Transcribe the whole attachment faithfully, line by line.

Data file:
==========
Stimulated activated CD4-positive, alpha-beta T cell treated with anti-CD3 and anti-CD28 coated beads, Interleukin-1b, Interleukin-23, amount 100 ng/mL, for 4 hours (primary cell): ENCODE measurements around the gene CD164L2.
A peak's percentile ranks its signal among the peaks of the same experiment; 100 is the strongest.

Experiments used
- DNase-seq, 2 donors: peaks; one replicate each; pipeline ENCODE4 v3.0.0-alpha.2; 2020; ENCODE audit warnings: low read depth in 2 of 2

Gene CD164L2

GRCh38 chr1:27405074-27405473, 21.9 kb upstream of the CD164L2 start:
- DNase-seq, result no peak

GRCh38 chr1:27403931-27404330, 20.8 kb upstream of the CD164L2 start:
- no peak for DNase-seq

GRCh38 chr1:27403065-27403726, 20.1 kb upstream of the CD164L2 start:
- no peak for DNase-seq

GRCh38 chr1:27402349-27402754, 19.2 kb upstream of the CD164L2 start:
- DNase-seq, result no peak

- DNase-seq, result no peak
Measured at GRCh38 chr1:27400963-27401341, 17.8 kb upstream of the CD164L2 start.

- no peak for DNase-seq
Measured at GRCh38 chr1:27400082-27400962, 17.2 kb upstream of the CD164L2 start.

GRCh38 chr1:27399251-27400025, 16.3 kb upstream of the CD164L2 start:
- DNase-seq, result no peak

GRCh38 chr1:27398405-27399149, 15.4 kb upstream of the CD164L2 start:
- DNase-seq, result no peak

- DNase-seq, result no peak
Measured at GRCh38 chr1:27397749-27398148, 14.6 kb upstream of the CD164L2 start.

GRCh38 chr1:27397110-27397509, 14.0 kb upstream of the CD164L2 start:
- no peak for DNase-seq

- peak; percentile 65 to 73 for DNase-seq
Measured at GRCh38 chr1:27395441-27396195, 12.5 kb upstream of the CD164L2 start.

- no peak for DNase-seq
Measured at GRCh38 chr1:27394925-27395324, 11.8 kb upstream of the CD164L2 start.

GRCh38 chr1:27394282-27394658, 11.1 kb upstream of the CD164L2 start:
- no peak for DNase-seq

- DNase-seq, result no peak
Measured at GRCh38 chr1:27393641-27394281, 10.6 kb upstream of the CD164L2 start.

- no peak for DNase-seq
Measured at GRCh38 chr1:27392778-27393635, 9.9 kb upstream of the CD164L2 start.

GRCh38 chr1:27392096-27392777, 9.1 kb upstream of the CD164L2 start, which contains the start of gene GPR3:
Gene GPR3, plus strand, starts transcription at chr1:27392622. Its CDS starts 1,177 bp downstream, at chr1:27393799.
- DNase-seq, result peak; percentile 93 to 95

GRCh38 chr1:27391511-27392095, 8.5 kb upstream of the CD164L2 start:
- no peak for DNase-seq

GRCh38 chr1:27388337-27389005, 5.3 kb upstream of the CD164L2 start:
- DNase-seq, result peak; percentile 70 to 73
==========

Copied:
Stimulated activated CD4-positive, alpha-beta T cell treated with anti-CD3 and anti-CD28 coated beads, Interleukin-1b, Interleukin-23, amount 100 ng/mL, for 4 hours (primary cell): ENCODE measurements around the gene CD164L2.
A peak's percentile ranks its signal among the peaks of the same experiment; 100 is the strongest.

Experiments used
- DNase-seq, 2 donors: peaks; one replicate each; pipeline ENCODE4 v3.0.0-alpha.2; 2020; ENCODE audit warnings: low read depth in 2 of 2

Gene CD164L2

GRCh38 chr1:27405074-27405473, 21.9 kb upstream of the CD164L2 start:
- DNase-seq, result no peak

GRCh38 chr1:27403931-27404330, 20.8 kb upstream of the CD164L2 start:
- no peak for DNase-seq

GRCh38 chr1:27403065-27403726, 20.1 kb upstream of the CD164L2 start:
- no peak for DNase-seq

GRCh38 chr1:27402349-27402754, 19.2 kb upstream of the CD164L2 start:
- DNase-seq, result no peak

- DNase-seq, result no peak
Measured at GRCh38 chr1:27400963-27401341, 17.8 kb upstream of the CD164L2 start.

- no peak for DNase-seq
Measured at GRCh38 chr1:27400082-27400962, 17.2 kb upstream of the CD164L2 start.

GRCh38 chr1:27399251-27400025, 16.3 kb upstream of the CD164L2 start:
- DNase-seq, result no peak

GRCh38 chr1:27398405-27399149, 15.4 kb upstream of the CD164L2 start:
- DNase-seq, result no peak

- DNase-seq, result no peak
Measured at GRCh38 chr1:27397749-27398148, 14.6 kb upstream of the CD164L2 start.

GRCh38 chr1:27397110-27397509, 14.0 kb upstream of the CD164L2 start:
- no peak for DNase-seq

- peak; percentile 65 to 73 for DNase-seq
Measured at GRCh38 chr1:27395441-27396195, 12.5 kb upstream of the CD164L2 start.

- no peak for DNase-seq
Measured at GRCh38 chr1:27394925-27395324, 11.8 kb upstream of the CD164L2 start.

GRCh38 chr1:27394282-27394658, 11.1 kb upstream of the CD164L2 start:
- no peak for DNase-seq

- DNase-seq, result no peak
Measured at GRCh38 chr1:27393641-27394281, 10.6 kb upstream of the CD164L2 start.

- no peak for DNase-seq
Measured at GRCh38 chr1:27392778-27393635, 9.9 kb upstream of the CD164L2 start.

GRCh38 chr1:27392096-27392777, 9.1 kb upstream of the CD164L2 start, which contains the start of gene GPR3:
Gene GPR3, plus strand, starts transcription at chr1:27392622. Its CDS starts 1,177 bp downstream, at chr1:27393799.
- DNase-seq, result peak; percentile 93 to 95

GRCh38 chr1:27391511-27392095, 8.5 kb upstream of the CD164L2 start:
- no peak for DNase-seq

GRCh38 chr1:27388337-27389005, 5.3 kb upstream of the CD164L2 start:
- DNase-seq, result peak; percentile 70 to 73